If there is a forgotten campaign of the First World War, a forgotten army on par with the forces that fought for the Allies in Burma a few decades later, it may very well be those forces that fought in Mesopotamia, a lesser known front of a lesser known front. But fight there they did, and the Irish were there too.
The war in Mesopotamia – modern-day Iraq – was an extension of the larger war against the Ottoman Empire, that would see larger scale fighting – and attention – to the battles taking place on the Gallipoli peninsula, in the Caucuses and eventually in Palestine. But another side of the conflict was along the course of the Tigris and Euphrates Rivers, in a land that the Ottomans barely controlled themselves.
Mesopotamia was nominally Ottoman, but in reality the Empire had been military occupiers of the region for as long as they had held it, dealing with the rebellious natives near constantly. But the region was worth fighting for, for much the same reason as great powers consider it fighting for nowadays: its oil supplies. In an industrial world, controlling a vital source of oil could be important, not only for keeping your own machines and ships of war going, but for denying them to the enemy.
Before the war, the British were the main commercial players in the region, with the Anglo-Persian Oil Company being state-funded. When the war began, but before the Ottomans had officially entered the conflict, the British had sent troops to garrison oil refineries in the region. The soldiers were mostly Indian, a recruiting area that routinely goes little-noticed in popular histories of the war. The Ottomans, for their part, had little regard for the region or the possibilities of fighting over it: when they did enter the war officially, what troops their were in Mesopotamia were actually reduced, sent to fight on other fronts considered more important.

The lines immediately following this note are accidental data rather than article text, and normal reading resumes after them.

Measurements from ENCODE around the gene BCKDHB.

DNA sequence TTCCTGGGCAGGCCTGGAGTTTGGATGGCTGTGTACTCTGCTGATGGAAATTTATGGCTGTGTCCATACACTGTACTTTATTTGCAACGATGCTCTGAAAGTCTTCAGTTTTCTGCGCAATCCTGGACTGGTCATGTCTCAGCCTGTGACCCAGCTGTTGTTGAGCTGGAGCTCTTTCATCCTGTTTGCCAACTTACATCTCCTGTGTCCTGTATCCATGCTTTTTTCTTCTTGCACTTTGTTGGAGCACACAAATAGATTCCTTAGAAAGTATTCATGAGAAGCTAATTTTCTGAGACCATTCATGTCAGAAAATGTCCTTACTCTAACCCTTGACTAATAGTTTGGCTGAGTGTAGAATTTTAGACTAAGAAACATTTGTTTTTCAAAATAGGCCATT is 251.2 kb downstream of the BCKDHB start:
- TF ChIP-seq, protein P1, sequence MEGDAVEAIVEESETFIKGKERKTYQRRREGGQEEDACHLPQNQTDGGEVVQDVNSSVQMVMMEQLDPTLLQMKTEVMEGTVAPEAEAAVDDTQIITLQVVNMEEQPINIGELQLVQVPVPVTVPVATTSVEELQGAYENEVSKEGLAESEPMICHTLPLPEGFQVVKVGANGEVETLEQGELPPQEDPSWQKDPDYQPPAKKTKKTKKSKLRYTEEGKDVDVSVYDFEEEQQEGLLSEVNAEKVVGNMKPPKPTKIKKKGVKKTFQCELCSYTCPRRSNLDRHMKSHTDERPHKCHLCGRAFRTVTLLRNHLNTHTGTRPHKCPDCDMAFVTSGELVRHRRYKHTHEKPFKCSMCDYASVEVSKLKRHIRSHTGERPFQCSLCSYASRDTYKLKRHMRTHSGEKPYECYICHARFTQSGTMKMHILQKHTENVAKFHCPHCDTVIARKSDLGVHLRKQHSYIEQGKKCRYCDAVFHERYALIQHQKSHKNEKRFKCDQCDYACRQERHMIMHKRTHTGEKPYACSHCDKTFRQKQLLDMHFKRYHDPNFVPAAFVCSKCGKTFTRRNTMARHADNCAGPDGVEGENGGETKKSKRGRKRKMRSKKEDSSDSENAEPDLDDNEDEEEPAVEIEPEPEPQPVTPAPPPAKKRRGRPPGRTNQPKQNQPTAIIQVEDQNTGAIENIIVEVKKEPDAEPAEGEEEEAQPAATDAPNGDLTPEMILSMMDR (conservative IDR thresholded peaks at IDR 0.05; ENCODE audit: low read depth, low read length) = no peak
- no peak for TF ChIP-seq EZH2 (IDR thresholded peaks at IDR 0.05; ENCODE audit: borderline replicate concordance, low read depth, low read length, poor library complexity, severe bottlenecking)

In early November 1914 the British enacted their own plan to secure their strategic interests in the region, landing an army of Indian soldiers at Fao, on the point where the Shatt-al-Arab meets the Persian Gulf. They were briefly held up dealing with the few hundred Ottoman troops there, before they were able to consolidate their beachhead and strike out for Basra, the first major town in their path. This fell to the Allies by the 22nd of the month, with the Ottoman’s barely putting up any resistance, preferring to flee several hundred miles back, to Baghdad.